Of Seeds and Shamans: The Appropriation of the Scientific and Technical Knowledge of Indigenous and Local Communities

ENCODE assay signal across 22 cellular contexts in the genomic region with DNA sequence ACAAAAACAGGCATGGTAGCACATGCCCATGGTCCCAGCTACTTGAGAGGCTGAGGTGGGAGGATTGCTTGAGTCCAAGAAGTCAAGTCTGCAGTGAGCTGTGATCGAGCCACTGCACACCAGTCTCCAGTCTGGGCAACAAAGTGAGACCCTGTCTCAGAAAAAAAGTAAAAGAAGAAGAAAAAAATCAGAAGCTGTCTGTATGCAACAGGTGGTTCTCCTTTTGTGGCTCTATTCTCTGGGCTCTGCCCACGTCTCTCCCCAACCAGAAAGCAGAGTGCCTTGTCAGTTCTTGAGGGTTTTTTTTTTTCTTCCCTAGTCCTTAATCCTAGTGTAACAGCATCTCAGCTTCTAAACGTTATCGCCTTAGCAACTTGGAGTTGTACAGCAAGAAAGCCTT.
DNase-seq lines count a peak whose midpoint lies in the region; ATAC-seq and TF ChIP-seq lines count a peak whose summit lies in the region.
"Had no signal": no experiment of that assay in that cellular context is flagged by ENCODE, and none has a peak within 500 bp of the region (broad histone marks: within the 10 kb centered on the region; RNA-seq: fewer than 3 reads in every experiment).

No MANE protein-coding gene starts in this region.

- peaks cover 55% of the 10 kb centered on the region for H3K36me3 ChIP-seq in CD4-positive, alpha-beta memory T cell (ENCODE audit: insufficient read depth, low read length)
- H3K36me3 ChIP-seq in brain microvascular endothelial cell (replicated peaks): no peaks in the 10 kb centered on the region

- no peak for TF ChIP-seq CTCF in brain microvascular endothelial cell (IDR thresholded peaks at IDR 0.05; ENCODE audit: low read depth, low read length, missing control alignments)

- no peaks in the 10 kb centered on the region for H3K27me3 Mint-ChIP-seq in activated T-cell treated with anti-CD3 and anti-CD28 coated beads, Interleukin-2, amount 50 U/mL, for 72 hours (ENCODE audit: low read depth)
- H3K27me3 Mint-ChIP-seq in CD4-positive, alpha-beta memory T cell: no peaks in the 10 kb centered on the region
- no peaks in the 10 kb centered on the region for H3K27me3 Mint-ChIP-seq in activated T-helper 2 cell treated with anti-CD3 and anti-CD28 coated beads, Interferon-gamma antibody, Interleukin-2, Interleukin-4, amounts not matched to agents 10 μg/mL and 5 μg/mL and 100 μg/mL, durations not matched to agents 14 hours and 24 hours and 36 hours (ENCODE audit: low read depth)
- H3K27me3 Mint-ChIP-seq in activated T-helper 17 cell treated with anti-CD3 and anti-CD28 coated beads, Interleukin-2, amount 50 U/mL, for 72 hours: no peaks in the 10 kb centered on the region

This article recasts the debates over access to, and control over, genetic and biological knowledge and resources in terms of the appropriation of indigenous and local communities’ knowledge and resources. It first discusses recent examples of appropriation as currently conducted by global biotechnology, pharmaceutical, and agribusiness corporations and their associates in Northern universities, seed and gene banks, and research centers. Second, it describes and exposes the mechanisms of appropriation by focusing on the limited and culturally determined definitions of what is “wild” as opposed to “cultivated,” what is “knowledge” and who can possess it, and what are “innovations” and “inventions.” Included in this discussion is an examination of how the “common heritage” principle fosters appropriation through its application in seed banks, gene banks, and other ex situ forms of conservation of genetic material.